You have to ask some questions, for example, if it is a design project , what would be required? a redesign? or is it a new design from scratch?

In addition, we help the client to land their ideas and goals, so it will be easier for us to understand and satisfy our customers. After all, our job is to take the ideas and needs of our client and make it real.

 

3. Project Scope

 

Not all projects are equal in complexity, so we have to define what is going to be produced and what kind of support and features will be implemented. Sometimes, we deduce the scope of the project from the goals and objectives that we set . But if it is not obvious, you’ll need to ask about it. Let's make sure to ask about things like whether they will have the integration blog or social networking features, platforms or versions, etc. We want to know how much effort the project will take.

 

4. Available materials and Overall Style

 

Does the client have some kind of prototype, Logo, products or materials? It is good to take into account this kind of thing gives us a faithful guide of what we need to represent? If they have some material already from past projects, they can give us an idea of the likes and priorities as we work with him.

If you do not have that branding material, it  is a good area of ​​opportunity to offer some servicea that covers that specific need.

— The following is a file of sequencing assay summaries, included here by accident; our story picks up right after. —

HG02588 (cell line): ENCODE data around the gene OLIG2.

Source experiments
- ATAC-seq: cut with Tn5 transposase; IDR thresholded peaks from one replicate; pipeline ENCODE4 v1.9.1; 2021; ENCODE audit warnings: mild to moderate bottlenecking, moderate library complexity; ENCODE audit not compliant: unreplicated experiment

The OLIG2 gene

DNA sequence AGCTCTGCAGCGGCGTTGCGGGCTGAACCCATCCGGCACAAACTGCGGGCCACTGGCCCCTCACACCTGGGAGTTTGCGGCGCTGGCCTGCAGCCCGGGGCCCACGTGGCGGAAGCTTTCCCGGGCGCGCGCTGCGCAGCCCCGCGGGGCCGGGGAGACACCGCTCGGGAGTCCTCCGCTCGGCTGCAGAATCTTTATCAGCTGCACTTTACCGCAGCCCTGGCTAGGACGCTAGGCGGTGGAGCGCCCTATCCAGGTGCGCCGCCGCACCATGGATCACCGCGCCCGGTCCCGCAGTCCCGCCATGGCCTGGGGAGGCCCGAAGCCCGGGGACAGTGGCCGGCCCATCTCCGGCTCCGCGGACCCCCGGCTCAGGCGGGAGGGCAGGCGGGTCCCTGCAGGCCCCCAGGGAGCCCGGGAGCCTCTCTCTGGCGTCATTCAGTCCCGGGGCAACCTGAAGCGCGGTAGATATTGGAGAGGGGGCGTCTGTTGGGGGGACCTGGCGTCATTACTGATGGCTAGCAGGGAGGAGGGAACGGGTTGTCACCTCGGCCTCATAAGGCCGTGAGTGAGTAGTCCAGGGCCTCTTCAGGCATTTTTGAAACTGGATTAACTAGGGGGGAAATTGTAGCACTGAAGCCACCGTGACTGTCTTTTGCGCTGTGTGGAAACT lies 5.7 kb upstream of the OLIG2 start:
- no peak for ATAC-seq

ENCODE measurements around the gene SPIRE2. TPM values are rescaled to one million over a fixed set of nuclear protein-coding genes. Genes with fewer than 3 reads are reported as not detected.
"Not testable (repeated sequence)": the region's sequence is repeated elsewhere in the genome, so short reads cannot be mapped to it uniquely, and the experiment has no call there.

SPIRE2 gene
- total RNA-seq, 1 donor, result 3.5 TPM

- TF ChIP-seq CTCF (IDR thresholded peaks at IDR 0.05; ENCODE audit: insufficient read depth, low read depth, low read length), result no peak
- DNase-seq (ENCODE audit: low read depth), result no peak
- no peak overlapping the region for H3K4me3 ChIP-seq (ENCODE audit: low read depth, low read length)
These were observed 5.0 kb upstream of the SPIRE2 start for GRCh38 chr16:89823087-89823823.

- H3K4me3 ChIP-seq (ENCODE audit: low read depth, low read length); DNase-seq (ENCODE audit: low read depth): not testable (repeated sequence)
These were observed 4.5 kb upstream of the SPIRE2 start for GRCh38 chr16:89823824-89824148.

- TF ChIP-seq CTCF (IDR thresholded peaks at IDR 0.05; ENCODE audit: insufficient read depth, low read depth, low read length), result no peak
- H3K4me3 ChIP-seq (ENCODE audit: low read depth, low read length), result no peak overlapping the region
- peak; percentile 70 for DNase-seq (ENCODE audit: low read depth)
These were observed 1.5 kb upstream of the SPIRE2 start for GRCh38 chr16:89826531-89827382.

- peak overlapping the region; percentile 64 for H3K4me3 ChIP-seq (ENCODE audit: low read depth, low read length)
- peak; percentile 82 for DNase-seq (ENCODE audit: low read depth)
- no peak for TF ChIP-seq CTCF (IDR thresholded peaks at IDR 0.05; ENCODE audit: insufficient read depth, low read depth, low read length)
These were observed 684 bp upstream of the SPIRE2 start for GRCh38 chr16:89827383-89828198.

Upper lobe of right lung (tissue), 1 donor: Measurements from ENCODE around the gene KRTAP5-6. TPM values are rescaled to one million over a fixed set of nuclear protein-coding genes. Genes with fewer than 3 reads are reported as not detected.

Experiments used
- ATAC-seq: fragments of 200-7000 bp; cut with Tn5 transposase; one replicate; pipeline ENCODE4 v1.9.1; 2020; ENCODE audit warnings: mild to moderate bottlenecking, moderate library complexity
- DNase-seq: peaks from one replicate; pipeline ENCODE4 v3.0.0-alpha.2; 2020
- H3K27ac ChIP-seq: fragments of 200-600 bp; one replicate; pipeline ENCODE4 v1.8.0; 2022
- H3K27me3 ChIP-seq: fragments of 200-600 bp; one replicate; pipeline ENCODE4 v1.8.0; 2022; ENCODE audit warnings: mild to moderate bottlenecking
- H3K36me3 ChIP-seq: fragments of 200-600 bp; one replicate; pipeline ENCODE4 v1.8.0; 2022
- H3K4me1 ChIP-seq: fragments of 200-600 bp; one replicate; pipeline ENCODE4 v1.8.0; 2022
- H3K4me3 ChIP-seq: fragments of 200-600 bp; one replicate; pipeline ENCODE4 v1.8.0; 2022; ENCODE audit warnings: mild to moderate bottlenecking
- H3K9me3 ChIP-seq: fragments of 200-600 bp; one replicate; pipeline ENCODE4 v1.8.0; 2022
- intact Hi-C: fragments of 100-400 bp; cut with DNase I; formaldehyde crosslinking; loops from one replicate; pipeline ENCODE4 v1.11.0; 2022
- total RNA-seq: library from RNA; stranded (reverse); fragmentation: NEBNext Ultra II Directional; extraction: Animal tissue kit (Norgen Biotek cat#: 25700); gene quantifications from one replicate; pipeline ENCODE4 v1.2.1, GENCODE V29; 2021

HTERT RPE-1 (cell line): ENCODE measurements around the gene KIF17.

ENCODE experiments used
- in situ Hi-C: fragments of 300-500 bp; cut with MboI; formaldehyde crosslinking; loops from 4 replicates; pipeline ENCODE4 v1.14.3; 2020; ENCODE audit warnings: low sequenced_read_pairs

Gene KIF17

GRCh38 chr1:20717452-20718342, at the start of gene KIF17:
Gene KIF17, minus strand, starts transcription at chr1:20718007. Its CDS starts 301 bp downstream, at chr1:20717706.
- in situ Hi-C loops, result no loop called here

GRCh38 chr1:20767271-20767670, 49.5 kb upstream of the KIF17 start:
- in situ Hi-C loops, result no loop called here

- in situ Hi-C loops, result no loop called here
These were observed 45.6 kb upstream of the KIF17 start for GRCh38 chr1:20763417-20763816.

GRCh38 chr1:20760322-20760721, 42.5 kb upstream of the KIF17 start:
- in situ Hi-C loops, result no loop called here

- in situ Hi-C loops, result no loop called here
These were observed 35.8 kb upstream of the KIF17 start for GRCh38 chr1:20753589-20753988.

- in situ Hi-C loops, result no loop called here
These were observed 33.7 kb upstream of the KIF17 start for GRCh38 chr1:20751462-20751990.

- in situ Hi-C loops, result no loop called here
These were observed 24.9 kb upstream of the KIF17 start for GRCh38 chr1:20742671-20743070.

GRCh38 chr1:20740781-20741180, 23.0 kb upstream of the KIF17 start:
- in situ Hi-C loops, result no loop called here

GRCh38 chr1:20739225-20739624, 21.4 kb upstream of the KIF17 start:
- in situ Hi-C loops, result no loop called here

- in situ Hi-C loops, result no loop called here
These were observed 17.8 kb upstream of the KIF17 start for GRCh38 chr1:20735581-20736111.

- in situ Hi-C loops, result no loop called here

Requesting examples of past projects, ideas from existing products or styles will help us to define a line of work and with that we can realize and have a better idea of what the customer wants. All visual references are welcome, it saves a lot of time when we are not experienced in areas that the client has contemplated.

 

5. User

 

Who are your customers that you are trying to reach? A website, an application, or a product will not be the same to all the users and  we are not going to present a same design or  interaction as well for a young kid as for an adult. Is important to ask our clients as to what kind of users we need to focus on. If our client has no idea of his own type of user, we can help them by asking what type of people they want to sell , or an idea or product. They usually (I don't dare say must) have an idea of ​​who would be their target customer.